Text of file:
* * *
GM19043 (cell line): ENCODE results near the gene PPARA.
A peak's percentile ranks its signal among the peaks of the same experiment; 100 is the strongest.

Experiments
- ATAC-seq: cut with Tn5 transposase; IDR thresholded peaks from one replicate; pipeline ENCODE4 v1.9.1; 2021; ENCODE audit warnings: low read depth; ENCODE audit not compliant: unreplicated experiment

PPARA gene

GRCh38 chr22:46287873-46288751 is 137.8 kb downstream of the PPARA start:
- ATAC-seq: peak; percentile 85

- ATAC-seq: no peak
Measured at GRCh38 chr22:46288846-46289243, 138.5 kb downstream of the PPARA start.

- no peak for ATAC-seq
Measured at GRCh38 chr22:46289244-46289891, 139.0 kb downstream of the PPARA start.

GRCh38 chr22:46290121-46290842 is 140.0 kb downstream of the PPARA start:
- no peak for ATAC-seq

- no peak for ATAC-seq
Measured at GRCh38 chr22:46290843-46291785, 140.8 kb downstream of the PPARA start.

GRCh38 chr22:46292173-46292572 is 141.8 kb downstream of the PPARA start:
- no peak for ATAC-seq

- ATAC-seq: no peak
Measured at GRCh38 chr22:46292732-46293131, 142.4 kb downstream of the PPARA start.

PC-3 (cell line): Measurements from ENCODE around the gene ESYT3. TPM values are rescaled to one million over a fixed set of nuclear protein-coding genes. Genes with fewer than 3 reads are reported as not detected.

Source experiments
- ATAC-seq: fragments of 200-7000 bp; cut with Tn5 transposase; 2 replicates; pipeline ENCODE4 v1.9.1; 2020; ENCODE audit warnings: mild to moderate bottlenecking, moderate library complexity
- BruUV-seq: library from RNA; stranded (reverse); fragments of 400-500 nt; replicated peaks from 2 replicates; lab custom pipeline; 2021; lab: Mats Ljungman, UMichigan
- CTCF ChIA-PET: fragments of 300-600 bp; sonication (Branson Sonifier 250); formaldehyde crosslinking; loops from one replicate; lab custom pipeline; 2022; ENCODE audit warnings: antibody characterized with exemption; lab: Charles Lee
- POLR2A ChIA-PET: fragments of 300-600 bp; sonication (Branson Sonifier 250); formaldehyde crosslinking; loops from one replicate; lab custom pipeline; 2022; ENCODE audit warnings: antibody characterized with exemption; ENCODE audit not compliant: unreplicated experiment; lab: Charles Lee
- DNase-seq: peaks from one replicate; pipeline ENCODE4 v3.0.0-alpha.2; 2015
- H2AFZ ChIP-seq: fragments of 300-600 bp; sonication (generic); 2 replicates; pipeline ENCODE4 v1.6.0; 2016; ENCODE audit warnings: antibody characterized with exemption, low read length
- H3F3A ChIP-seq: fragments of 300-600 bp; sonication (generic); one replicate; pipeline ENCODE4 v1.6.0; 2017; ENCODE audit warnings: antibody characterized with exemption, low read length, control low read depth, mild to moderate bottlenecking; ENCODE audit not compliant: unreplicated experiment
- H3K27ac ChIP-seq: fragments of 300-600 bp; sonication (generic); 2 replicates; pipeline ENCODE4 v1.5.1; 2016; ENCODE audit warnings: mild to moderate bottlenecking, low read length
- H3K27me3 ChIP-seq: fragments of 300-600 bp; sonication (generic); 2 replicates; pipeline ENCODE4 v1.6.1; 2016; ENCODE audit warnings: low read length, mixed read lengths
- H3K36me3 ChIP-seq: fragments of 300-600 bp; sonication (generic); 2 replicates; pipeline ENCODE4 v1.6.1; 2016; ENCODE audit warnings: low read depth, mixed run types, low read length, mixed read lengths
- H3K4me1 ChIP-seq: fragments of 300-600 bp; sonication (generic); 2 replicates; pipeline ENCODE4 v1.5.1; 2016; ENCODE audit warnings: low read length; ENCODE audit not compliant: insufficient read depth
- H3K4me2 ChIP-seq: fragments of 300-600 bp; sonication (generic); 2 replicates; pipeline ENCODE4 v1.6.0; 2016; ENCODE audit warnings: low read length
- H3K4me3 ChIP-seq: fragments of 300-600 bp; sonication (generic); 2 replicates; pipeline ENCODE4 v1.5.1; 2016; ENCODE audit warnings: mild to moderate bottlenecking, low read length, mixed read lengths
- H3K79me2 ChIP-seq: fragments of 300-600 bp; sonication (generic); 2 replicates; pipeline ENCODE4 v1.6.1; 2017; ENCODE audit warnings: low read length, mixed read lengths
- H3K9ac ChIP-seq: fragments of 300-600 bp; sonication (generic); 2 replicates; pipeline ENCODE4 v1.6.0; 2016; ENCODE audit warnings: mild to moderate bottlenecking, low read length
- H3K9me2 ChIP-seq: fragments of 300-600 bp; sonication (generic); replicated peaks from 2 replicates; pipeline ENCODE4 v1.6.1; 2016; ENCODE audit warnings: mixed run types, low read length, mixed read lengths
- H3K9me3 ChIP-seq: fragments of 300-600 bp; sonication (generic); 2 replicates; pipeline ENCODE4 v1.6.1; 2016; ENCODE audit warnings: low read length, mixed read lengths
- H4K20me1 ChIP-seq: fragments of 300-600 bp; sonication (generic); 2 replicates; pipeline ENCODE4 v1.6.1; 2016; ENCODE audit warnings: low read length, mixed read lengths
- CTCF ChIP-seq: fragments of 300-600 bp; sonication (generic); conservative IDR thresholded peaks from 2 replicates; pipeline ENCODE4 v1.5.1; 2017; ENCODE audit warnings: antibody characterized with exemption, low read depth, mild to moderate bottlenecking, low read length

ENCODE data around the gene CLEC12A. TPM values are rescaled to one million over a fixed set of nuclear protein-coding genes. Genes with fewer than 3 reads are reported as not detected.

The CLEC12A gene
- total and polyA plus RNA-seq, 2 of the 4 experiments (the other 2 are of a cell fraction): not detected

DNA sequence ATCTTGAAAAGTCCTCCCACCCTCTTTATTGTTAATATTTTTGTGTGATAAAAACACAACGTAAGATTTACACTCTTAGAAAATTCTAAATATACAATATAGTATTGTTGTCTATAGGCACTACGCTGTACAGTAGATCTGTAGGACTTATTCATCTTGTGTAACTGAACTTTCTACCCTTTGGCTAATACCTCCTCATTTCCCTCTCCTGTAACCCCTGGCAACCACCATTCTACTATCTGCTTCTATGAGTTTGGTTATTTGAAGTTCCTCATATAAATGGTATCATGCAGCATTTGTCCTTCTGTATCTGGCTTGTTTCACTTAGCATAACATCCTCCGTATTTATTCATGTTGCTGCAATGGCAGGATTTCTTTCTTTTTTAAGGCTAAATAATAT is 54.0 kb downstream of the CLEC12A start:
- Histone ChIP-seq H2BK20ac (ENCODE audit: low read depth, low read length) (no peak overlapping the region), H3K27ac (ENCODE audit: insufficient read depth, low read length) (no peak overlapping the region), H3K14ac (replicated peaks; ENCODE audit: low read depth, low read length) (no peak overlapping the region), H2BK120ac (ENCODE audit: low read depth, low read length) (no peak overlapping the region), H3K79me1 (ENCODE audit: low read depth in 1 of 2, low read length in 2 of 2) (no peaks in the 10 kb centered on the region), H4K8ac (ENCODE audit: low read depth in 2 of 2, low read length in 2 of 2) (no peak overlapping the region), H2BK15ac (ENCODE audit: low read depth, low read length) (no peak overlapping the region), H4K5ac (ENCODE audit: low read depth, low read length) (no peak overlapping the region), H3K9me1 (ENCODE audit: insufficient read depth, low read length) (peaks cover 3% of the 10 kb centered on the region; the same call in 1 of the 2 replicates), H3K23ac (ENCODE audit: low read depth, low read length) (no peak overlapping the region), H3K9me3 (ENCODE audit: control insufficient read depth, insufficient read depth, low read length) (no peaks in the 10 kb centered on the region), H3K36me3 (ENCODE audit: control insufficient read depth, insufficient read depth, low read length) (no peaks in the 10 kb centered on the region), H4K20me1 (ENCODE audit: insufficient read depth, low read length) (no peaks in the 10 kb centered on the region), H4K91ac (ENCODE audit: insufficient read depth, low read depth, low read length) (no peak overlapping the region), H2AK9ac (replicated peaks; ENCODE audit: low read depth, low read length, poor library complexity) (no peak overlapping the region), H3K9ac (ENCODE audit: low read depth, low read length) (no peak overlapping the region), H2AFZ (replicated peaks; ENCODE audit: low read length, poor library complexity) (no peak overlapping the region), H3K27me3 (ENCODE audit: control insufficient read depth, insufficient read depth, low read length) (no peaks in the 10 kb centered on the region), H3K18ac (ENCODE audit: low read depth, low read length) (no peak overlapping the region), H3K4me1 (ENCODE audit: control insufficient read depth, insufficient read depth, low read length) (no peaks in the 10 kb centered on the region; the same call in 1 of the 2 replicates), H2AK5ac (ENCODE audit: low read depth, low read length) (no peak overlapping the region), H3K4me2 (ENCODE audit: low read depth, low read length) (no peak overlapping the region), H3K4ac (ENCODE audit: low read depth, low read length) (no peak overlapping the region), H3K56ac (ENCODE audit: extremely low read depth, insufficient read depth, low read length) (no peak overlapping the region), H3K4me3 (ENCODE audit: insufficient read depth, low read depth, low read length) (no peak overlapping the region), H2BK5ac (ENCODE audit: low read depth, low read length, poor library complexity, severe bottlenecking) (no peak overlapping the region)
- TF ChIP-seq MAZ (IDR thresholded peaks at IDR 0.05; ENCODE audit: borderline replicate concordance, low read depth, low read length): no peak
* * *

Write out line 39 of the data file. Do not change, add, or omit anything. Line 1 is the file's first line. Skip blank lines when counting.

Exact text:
- H4K20me1 ChIP-seq: fragments of 300-600 bp; sonication (generic); 2 replicates; pipeline ENCODE4 v1.6.1; 2016; ENCODE audit warnings: low read length, mixed read lengths